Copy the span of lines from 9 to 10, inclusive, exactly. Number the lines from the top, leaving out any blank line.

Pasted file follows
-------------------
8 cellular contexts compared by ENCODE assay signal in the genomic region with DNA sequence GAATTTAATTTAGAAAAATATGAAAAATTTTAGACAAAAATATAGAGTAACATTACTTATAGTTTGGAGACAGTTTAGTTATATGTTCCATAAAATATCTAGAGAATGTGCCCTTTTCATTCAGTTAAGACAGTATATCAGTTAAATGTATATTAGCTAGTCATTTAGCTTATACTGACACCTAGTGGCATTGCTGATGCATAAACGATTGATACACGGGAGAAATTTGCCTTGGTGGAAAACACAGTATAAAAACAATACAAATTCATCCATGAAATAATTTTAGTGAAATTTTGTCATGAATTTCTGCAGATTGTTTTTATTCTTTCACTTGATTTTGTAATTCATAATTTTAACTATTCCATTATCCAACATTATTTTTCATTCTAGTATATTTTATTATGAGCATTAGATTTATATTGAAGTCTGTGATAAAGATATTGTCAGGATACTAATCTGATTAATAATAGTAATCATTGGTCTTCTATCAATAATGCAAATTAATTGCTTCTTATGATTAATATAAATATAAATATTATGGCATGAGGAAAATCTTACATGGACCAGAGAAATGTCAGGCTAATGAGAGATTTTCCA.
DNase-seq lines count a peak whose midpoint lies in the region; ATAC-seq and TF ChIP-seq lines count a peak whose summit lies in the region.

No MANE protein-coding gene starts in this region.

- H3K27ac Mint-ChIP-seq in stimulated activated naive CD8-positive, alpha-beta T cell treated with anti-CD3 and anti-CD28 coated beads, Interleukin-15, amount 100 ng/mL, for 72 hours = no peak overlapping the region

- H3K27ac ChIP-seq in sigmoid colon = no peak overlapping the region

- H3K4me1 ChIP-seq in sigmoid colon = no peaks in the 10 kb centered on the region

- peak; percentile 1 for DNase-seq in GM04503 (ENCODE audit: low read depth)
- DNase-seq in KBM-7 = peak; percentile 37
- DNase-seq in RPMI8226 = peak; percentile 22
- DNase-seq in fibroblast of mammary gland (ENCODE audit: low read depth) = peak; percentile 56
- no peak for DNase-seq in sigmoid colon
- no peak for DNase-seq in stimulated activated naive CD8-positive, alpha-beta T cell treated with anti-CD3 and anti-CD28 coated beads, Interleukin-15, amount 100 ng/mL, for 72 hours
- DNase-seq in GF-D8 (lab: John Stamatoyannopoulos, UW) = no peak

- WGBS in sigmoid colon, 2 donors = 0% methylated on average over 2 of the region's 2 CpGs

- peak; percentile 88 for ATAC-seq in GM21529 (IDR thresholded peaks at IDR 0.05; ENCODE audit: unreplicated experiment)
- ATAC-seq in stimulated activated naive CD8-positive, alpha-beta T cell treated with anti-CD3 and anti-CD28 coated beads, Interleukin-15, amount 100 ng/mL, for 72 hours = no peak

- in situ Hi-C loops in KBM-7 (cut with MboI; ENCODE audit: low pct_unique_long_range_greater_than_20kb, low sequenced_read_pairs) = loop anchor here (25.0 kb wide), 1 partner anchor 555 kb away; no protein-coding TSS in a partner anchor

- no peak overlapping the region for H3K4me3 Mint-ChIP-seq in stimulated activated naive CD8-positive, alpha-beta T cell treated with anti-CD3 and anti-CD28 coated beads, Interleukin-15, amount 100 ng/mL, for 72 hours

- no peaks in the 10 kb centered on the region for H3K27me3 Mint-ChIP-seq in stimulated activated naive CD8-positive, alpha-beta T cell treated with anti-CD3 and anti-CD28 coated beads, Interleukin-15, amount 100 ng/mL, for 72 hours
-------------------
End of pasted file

- DNase-seq in RPMI8226 = peak; percentile 22
- DNase-seq in fibroblast of mammary gland (ENCODE audit: low read depth) = peak; percentile 56